This safety profile was demonstrated for all patients, including higher-risk populations such as smokers, older women, and those with a BMI greater than 30.

    Contraindications include renal impairment, adrenal insufficiency, presence or history of progestin-sensitive cancers, liver tumors (benign or malignant) or hepatic impairment, or undiagnosed abnormal uterine bleeding.

    A commercial launch is planned for early fall 2019.

     

  • June 22, 2019

    FDA granted accelerated approval to polatuzumab vedotin-piiq as the first chemoimmunotherapy regimen to treat adult patients with diffuse large B-cell lymphoma (DLBCL) that has progressed or returned after at least two prior therapies. DLBCL is the most common type of non-Hodgkin lymphoma.

    The drug is used in combination with the chemotherapy drug bendamustine and a rituximab product (a combination known as “BR”). Polatuzumab vedotin-piiq is an antibody that is attached to a chemotherapy drug. It binds to the CD79b protein found only on B cells, then releases the chemotherapy drug into those cells.

    The most common adverse effects of the drug plus BR include neutropenia, thrombocytopenia, anemia, peripheral neuropathy, fatigue, diarrhea, fever, decreased appetite, and pneumonia. Health professionals are advised to monitor patients closely for infusionrelated reactions, low blood counts, and fatal or serious infections. They should also monitor patients for tumor lysis syndrome, liver damage, and progressive multifocal leukoencephalopathy, a fatal or lifethreatening infection of the brain.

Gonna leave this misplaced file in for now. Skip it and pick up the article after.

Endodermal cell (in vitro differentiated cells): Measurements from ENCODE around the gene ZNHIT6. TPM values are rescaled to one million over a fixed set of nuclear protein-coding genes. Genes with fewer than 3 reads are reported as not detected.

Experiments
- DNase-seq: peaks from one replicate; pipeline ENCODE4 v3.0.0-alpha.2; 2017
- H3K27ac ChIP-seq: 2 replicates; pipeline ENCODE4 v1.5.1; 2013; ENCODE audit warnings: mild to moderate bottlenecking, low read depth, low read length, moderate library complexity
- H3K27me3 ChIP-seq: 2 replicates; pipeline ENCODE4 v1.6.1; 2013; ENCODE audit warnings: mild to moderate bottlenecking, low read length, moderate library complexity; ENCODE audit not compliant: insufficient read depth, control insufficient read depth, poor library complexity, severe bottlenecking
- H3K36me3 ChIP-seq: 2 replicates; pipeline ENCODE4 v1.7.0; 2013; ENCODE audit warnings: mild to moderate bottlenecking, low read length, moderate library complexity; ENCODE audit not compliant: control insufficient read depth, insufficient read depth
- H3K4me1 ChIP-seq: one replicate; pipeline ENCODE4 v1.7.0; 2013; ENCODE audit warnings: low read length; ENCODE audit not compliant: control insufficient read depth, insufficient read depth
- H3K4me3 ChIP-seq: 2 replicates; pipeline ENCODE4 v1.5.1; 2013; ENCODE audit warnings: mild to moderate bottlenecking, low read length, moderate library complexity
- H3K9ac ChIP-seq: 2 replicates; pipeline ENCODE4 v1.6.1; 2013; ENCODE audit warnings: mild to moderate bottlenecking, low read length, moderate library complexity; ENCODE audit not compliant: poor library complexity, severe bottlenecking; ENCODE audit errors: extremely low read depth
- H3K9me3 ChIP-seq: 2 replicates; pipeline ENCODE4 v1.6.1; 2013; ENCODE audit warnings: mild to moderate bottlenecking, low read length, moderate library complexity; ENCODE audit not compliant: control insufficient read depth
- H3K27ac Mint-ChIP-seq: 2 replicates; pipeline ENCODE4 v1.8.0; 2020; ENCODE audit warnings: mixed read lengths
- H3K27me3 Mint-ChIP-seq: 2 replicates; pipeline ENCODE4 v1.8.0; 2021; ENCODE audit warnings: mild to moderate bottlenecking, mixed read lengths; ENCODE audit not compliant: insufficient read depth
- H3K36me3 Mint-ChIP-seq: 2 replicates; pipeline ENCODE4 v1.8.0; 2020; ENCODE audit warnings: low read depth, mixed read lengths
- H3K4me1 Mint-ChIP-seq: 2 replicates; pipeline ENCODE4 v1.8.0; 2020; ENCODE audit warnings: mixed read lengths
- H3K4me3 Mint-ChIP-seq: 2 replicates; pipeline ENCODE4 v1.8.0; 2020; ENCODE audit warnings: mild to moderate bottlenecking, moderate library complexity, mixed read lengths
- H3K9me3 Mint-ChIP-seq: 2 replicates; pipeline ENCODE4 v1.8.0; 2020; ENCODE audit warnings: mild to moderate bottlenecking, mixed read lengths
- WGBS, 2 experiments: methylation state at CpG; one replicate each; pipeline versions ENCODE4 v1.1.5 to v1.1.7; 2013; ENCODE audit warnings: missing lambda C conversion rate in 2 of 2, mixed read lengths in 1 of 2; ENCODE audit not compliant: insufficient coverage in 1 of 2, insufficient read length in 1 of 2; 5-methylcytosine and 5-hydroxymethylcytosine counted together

Women of reproductive age should use effective contraception during treatment and for 3 months after the last dose. Women who are pregnant or breastfeeding should not take the drug because it may cause harm to a developing fetus or newborn baby.

  • June 11, 2019

    On May 6, 2019, FDA approved amifampridine tablets for treatment of Lambert-Eaton myasthenic syndrome (LEMS) in patients aged 6 years to younger than 17 years. This is the first FDA approval of a treatment specifically for pediatric patients with LEMS. The only other treatment approved for LEMS is approved for use in adults.